Saturday, July 24, 2004

Column 7: Service With A Smile

The ideas in this column are Danielle's. Like my Column 6, it is a cultural critique - she has noticed some trends in American culture from working in retail (at B&N bookstores). It's difficult for me to capture completely, but I'll give it a shot. Dani, tell me if I've got something wrong. Here goes:

Anyone who lives within the advertising range of CiCi's Pizza has heard the radio ad. A woman is welcomed to a fast-food restaurant by a clerk. Immediately she sets upon him; seems she expected the poor kid to open the door for her family (never mind the fact that in the ad, the young man is obviously behind the counter). What's more, she expects him to drop everything that he's doing at the time to take her order. She appears to blame the clerk for the fact that the food is taking forever, expects him to offer her two-year-old a high chair without her asking for one, and is disappointed when he says that he is on his break.

Rest assured, I will never eat at a CiCi's Pizza again.

I'm not cynical enough to believe that CiCi's is trying to send the message that the staff is at the center of fast-food's problems, or even part of them. The chain tries to make the point that fast-food is, by nature, a less pleasant experience than their restaurant. Their major unforgivable failing is this: they forget that the guy behind the counter is a living, breathing, sentient human being.

It's not an uncommon error. Those who have worked in retail all have stories of people treating them as if they were superhuman automatons, expecting them to be everywhere, do everything, and take their absurd and often condescending complaints with an understanding smile. People in clothing stores try on clothes and leave them wherever they feel like leaving them, not even bothering to clean up after themselves. Danielle has told me numerous times that she has had to replace stacks of magazines that people read and leave by their seat. The customer just tells himself, with a presumptuous air, "it'll be taken care of." My friend and former roommate Ben wrote a humor piece about how our fellow Vanderbilt students expected "magical services." The point, of course, is that people don't realize that other humans, ones just like themselves, are doing the brunt work.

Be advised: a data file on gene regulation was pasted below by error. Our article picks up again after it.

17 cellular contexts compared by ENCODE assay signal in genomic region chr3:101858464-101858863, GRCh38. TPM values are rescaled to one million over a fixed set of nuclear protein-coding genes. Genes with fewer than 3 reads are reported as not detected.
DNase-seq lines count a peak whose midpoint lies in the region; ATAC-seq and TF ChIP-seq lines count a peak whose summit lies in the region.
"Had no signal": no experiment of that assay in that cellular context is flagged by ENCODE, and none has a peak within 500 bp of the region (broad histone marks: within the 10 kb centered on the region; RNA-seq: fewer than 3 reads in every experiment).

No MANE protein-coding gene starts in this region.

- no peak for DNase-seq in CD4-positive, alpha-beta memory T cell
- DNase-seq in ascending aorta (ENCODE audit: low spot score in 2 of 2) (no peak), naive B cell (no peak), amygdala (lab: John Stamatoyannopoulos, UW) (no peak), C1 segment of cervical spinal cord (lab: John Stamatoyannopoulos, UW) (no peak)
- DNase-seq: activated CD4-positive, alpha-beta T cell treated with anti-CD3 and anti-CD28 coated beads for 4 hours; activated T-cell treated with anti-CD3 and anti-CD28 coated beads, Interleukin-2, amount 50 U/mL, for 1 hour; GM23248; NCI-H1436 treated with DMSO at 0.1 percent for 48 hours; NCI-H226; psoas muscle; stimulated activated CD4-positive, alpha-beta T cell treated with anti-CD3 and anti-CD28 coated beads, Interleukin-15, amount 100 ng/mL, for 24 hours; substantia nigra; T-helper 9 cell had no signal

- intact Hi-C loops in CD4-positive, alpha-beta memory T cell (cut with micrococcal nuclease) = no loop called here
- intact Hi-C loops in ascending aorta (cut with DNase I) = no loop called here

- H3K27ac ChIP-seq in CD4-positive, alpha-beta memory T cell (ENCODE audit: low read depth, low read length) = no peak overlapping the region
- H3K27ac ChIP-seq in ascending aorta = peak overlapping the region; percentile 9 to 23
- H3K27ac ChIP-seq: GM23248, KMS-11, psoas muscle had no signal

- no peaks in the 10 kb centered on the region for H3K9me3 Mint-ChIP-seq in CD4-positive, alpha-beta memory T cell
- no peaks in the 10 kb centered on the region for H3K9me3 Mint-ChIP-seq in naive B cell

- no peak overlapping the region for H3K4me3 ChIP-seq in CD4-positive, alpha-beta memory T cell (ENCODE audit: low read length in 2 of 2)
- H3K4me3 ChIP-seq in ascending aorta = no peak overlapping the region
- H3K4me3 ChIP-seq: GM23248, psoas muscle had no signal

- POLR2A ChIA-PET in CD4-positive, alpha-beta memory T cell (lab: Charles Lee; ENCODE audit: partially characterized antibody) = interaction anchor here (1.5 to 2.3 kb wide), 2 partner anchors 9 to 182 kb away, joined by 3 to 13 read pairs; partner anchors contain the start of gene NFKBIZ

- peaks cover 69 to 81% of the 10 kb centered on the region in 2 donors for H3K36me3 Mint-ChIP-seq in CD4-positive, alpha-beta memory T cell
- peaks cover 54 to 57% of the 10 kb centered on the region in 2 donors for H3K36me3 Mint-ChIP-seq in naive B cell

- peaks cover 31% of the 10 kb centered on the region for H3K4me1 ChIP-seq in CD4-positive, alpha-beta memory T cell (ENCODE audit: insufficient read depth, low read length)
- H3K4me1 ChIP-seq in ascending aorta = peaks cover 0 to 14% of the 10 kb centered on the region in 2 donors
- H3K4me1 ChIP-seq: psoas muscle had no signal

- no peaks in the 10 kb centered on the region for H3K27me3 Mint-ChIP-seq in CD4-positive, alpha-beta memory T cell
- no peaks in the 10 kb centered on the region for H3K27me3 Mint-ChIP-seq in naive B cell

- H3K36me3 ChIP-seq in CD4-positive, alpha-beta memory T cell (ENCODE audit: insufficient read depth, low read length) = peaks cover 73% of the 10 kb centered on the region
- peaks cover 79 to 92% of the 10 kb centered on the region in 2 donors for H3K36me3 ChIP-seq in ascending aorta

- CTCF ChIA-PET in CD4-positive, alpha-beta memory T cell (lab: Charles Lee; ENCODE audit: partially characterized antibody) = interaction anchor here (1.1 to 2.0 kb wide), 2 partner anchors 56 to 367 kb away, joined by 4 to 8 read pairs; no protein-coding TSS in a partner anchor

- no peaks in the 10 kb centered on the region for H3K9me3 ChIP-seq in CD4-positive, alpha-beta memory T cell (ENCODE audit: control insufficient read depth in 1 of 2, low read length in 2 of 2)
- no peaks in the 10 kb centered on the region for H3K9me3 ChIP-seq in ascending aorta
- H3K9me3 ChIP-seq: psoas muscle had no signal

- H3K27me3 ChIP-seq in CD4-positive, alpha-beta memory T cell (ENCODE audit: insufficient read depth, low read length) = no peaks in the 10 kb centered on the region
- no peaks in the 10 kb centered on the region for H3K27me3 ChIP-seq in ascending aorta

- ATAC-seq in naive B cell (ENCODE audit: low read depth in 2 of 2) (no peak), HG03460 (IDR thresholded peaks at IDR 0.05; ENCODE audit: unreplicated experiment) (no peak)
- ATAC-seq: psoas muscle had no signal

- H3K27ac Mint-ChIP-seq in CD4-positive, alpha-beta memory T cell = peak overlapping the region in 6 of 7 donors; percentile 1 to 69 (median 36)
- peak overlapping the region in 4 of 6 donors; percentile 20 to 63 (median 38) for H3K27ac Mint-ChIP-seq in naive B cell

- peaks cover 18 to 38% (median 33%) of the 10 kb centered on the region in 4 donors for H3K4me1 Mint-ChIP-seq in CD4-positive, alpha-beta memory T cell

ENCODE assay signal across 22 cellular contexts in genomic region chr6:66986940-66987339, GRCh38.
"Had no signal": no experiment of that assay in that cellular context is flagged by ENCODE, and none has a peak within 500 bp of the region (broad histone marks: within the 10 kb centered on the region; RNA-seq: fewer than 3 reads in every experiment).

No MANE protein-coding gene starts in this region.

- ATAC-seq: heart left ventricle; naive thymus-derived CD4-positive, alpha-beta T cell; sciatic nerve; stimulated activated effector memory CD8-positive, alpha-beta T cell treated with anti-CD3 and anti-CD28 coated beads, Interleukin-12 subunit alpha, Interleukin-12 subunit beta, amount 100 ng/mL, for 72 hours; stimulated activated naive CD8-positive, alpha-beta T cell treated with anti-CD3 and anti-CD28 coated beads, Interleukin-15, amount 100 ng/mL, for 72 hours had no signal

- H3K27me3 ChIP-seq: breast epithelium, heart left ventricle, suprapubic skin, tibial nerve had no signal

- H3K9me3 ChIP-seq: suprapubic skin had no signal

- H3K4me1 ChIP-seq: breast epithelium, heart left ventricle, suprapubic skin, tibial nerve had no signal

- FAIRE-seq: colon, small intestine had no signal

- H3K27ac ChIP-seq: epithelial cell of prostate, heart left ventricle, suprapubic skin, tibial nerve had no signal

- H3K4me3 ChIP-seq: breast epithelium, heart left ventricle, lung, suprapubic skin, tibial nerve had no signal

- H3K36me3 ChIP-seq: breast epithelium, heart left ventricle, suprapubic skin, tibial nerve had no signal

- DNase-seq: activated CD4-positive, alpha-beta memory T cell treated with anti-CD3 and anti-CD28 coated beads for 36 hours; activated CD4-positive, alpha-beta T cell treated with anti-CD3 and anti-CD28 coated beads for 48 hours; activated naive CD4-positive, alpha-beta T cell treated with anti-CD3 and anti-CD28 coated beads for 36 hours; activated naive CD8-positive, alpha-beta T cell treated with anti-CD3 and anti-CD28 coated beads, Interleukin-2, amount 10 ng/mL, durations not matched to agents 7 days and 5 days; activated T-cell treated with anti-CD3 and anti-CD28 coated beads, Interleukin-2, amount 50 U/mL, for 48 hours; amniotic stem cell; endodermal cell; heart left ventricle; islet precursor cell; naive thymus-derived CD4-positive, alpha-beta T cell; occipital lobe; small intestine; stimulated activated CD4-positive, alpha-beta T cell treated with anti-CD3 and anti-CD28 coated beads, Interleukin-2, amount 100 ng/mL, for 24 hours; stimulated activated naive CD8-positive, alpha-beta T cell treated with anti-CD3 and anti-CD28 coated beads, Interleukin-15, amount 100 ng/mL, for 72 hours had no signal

If the flippant way in which customers often treat service employees sounds familiar, it's because you've seen it before. It appears in the novels of Dickens and the plays of Shakespeare. P.G. Wodehouse made fun of it brilliantly over a century ago. It is the way the stereotypical rich person would treat their servants - gruffly, uncaringly, as if they were invisible.

In America, people of all classes are encouraged to aspire upwards, that no matter how much money you have, it's better to have more. We are a nation of people who want to be rich. As a result, some middle-class Americans let their aspirations for money spill over into the way they conduct their interpersonal relations - in other words, they want to be rich, and they want to have servants.

Service employees fill this desire of the middle class to have servants. When a customer walks into a store nowadays, their working assumption is that the employee is their personal servant, and so corporate bosses make sure their employees act that way. The result is such inane philosophies like "the customer is always right," "never say no to a customer," and "service with a smile." No employee can even suggest to the most obnoxious customer that they are being rude or inconsiderate lest they risk dismissal. Essentially, the market - a reflection of the desires of the people, according to Adam Smith - has created a group of servants in response to the middle class' desires.